I took a short walk in the woods again a few days ago, late in the evening—it’s a bad bug year in Fairbanks, and I had on a short sleeve shirt, so it would have been an unpleasant walk even if the trees were all still standing—but the stumps, the sawdust, and the powdered silt all seemed to conspire to make the walk especially jarring.  Most of the old pathways through the trees were gone, replaced by a wide swath clear-cut through the forest.  It wasn’t just that some things had been removed and others remained (which was, in fact, true), but that the nature of the place had been profoundly changed.

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On one level, it seems pointless to even mention the loss.  This woods was never set aside as a park or recognized in any way as being a special place of beauty.  It was just a piece of land waiting for the housing market to heat up again, enough to justify the cost of finishing the road according to plan.  And I don’t even live in the neighborhood (or the state) anymore—and I have other woods to walk in now—but still, I find myself thinking of what happened as something akin to the death of an old friend.  This woods, which I once knew, has passed on.  Conversations and memories remain, but there will be no new times together.  This walk has ended.



    • Margie Root
    • Posted June 26, 2013 at 7:45 pm
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    There is a drive I often make to Oklahoma City that takes me through a few miles of country before it connects to a state road and becomes a major hightway though the city. For some miles, it used to be open fields of alfalfa and cows with an occasional horse farm. It’s so pretty and one summer I counted the red tail hawks along that road each time I drove it. I’ve often thought to document the one mile intersections of this area because of the changes that come to it as the city expands.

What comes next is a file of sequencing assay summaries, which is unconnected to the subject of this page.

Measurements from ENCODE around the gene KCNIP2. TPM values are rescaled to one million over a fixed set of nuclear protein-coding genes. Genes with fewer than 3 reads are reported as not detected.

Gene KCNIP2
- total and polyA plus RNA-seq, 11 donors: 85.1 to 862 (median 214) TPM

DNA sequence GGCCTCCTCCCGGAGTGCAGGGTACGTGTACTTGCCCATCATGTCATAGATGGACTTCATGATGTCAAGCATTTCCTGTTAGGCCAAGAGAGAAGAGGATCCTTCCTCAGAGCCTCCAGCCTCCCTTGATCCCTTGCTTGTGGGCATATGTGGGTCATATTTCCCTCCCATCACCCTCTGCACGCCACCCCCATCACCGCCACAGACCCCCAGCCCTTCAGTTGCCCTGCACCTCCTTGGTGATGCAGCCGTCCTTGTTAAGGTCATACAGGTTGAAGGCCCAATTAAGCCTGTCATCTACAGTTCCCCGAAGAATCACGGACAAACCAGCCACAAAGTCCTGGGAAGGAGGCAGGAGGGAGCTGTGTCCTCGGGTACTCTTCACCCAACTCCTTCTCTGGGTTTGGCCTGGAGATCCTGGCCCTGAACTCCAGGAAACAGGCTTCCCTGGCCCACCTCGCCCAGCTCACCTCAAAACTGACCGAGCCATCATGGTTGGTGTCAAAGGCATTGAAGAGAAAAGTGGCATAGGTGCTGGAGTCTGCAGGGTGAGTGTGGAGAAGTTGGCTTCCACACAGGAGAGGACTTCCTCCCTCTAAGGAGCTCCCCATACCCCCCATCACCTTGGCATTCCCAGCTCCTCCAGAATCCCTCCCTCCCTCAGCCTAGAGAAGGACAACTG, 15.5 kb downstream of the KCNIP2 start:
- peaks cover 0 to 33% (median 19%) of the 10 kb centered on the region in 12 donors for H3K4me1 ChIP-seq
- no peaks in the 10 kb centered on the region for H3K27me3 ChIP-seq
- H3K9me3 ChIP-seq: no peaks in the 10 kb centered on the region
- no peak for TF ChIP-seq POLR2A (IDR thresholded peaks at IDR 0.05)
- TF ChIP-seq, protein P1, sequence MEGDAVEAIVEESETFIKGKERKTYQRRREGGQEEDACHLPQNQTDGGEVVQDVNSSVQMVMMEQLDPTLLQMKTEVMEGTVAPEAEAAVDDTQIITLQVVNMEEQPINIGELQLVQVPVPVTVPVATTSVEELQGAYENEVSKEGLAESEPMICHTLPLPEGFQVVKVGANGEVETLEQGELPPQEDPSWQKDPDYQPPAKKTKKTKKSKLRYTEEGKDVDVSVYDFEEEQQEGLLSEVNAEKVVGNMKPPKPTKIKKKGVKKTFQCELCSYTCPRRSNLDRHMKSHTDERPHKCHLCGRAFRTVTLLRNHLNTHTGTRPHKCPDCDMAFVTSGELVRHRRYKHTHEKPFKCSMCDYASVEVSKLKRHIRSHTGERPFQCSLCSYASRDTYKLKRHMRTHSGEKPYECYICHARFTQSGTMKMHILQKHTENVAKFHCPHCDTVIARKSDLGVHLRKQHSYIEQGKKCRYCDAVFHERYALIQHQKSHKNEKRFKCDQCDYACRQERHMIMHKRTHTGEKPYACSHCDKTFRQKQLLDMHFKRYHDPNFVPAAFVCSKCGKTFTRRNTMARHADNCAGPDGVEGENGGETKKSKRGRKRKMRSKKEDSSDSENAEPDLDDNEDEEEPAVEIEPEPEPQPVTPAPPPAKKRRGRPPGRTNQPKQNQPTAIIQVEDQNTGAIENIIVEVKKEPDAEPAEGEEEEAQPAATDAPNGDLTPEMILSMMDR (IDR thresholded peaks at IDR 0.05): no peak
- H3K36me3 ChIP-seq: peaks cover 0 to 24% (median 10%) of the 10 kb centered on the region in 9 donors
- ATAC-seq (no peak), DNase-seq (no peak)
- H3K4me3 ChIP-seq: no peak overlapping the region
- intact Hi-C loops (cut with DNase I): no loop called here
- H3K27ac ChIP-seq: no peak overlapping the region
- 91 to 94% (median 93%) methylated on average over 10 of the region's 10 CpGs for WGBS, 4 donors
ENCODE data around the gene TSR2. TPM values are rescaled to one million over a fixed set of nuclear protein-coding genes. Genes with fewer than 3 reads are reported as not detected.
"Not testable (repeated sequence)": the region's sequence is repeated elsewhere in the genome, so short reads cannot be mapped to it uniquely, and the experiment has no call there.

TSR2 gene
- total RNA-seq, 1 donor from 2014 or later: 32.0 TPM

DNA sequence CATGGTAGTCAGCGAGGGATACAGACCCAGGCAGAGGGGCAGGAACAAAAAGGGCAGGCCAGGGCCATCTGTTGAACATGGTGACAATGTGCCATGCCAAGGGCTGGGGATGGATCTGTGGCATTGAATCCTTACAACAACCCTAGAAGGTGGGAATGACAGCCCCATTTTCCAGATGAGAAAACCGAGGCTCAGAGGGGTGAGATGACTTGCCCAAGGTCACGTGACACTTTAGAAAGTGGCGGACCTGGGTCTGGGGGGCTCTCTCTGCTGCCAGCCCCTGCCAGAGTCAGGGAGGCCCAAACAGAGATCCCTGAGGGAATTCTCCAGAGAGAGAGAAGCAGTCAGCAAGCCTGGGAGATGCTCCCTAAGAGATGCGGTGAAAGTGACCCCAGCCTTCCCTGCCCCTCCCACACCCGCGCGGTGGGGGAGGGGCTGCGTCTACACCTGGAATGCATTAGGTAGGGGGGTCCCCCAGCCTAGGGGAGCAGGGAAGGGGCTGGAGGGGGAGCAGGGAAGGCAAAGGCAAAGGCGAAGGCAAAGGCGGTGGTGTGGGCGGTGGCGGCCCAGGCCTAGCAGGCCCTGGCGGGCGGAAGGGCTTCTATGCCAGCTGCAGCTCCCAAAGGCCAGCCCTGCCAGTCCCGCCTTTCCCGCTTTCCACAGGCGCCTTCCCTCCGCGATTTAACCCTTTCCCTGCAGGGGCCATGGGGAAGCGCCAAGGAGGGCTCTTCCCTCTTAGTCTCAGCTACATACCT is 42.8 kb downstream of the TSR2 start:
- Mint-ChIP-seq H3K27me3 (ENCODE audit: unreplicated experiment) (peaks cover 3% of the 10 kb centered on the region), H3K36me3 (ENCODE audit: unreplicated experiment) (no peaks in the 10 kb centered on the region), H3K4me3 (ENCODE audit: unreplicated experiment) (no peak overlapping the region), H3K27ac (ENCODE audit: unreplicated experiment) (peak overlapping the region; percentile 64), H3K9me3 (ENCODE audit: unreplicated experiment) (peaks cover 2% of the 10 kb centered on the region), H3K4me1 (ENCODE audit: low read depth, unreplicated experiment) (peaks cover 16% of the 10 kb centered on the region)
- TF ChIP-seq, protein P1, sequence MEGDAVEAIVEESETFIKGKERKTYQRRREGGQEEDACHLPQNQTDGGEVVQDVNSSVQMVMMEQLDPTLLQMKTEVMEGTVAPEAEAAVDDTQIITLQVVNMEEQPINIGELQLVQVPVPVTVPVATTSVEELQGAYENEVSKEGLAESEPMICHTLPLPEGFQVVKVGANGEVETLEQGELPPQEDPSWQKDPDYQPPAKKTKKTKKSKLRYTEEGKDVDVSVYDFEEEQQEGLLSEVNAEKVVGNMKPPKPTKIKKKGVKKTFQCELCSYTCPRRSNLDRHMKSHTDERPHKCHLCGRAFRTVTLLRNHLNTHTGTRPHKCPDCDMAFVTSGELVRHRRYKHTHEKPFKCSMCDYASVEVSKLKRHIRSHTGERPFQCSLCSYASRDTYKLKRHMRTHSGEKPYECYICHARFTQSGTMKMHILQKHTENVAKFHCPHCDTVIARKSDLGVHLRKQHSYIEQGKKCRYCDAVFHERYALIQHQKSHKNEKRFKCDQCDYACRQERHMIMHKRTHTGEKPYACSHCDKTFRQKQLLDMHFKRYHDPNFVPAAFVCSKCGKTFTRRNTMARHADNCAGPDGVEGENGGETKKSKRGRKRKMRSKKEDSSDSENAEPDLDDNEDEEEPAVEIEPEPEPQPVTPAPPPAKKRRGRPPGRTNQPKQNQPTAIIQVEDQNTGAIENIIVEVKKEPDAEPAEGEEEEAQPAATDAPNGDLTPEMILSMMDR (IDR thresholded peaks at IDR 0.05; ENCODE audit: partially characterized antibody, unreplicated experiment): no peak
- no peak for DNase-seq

Now there is a strip mall and restaurants popping up at the edges. I no longer see the hawks. There is traffic along the road which I used to hardly share with anyone. My dialog with the drive has changed.

    I don’t think anything can match the remote wilderness and beauty of Alaska, but everything changes. Maybe more slowly there than here. But on a more upbeat note, there will be new walks, different drives, new conversations and more memories to create. When you close one chapter you begin another.

    • Marvin Falk
    • Posted June 29, 2013 at 1:14 pm